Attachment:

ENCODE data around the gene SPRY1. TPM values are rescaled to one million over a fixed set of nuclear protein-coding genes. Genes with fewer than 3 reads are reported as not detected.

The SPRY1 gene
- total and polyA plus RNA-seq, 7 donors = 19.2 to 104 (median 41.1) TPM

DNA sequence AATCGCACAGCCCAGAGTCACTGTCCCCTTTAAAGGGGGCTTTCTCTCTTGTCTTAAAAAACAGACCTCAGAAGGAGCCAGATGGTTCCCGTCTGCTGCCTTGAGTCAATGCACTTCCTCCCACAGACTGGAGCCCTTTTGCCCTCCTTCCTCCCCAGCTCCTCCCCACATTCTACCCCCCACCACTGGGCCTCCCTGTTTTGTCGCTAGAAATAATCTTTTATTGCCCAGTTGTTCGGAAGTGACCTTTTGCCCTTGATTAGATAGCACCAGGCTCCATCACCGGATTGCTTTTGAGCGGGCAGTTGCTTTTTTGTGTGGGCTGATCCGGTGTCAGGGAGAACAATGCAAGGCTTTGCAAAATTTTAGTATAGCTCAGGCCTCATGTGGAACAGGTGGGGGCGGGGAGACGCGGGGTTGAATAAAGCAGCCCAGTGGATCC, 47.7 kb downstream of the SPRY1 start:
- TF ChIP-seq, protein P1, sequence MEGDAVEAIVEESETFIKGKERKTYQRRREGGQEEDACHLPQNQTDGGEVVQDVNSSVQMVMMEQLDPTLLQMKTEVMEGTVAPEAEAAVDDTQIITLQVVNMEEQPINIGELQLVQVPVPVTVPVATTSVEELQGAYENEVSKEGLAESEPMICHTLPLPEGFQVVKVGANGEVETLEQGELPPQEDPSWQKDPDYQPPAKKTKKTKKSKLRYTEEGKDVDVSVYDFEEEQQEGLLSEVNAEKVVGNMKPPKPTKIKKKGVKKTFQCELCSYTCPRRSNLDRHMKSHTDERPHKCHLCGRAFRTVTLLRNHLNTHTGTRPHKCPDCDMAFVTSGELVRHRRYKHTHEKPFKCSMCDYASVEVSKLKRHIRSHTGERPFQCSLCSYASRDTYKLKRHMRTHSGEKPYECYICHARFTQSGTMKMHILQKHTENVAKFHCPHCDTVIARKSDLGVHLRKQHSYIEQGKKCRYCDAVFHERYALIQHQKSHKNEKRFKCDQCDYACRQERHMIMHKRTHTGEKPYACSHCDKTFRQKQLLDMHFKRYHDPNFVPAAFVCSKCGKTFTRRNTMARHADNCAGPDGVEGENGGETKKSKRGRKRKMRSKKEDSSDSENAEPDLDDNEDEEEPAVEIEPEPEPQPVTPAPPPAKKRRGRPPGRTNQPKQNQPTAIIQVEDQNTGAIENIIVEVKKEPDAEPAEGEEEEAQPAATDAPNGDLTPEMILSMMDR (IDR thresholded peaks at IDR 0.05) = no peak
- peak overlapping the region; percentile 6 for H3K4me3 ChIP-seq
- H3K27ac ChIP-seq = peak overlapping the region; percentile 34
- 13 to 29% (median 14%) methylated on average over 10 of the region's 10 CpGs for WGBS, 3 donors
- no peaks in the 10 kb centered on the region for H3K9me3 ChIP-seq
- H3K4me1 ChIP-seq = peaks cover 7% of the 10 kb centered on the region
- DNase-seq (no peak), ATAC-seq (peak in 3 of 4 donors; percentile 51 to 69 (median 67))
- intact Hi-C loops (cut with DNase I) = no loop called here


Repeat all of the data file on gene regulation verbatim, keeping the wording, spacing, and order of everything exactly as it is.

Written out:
ENCODE data around the gene SPRY1. TPM values are rescaled to one million over a fixed set of nuclear protein-coding genes. Genes with fewer than 3 reads are reported as not detected.

The SPRY1 gene
- total and polyA plus RNA-seq, 7 donors = 19.2 to 104 (median 41.1) TPM

DNA sequence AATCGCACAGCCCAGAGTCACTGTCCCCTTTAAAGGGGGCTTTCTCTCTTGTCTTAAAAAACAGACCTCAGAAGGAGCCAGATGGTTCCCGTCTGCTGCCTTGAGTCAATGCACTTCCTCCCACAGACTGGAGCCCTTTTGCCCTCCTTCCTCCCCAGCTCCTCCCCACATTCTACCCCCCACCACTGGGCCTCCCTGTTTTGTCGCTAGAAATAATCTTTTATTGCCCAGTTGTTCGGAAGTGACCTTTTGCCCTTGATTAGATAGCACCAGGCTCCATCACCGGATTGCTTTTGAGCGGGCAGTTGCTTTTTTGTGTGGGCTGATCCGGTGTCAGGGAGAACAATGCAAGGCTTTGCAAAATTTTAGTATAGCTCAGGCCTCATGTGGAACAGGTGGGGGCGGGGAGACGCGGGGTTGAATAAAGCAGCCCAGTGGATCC, 47.7 kb downstream of the SPRY1 start:
- TF ChIP-seq, protein P1, sequence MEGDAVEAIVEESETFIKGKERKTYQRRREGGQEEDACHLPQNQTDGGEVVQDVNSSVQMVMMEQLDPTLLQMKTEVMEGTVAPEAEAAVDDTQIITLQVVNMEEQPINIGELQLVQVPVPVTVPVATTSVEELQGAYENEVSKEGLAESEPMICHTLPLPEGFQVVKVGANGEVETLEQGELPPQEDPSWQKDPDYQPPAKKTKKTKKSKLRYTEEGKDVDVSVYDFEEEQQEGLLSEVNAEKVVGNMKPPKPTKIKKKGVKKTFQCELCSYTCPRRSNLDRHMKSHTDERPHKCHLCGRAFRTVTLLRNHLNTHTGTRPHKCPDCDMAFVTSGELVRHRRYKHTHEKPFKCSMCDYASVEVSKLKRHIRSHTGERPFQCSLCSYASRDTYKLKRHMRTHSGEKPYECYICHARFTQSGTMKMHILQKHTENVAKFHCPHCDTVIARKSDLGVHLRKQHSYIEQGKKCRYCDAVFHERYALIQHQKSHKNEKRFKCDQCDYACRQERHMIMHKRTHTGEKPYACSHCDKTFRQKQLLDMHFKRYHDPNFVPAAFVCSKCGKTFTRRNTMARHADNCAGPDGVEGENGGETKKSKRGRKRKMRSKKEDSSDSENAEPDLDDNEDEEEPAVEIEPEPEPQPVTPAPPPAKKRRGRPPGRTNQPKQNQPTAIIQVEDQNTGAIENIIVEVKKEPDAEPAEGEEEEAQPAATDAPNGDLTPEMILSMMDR (IDR thresholded peaks at IDR 0.05) = no peak
- peak overlapping the region; percentile 6 for H3K4me3 ChIP-seq
- H3K27ac ChIP-seq = peak overlapping the region; percentile 34
- 13 to 29% (median 14%) methylated on average over 10 of the region's 10 CpGs for WGBS, 3 donors
- no peaks in the 10 kb centered on the region for H3K9me3 ChIP-seq
- H3K4me1 ChIP-seq = peaks cover 7% of the 10 kb centered on the region
- DNase-seq (no peak), ATAC-seq (peak in 3 of 4 donors; percentile 51 to 69 (median 67))
- intact Hi-C loops (cut with DNase I) = no loop called here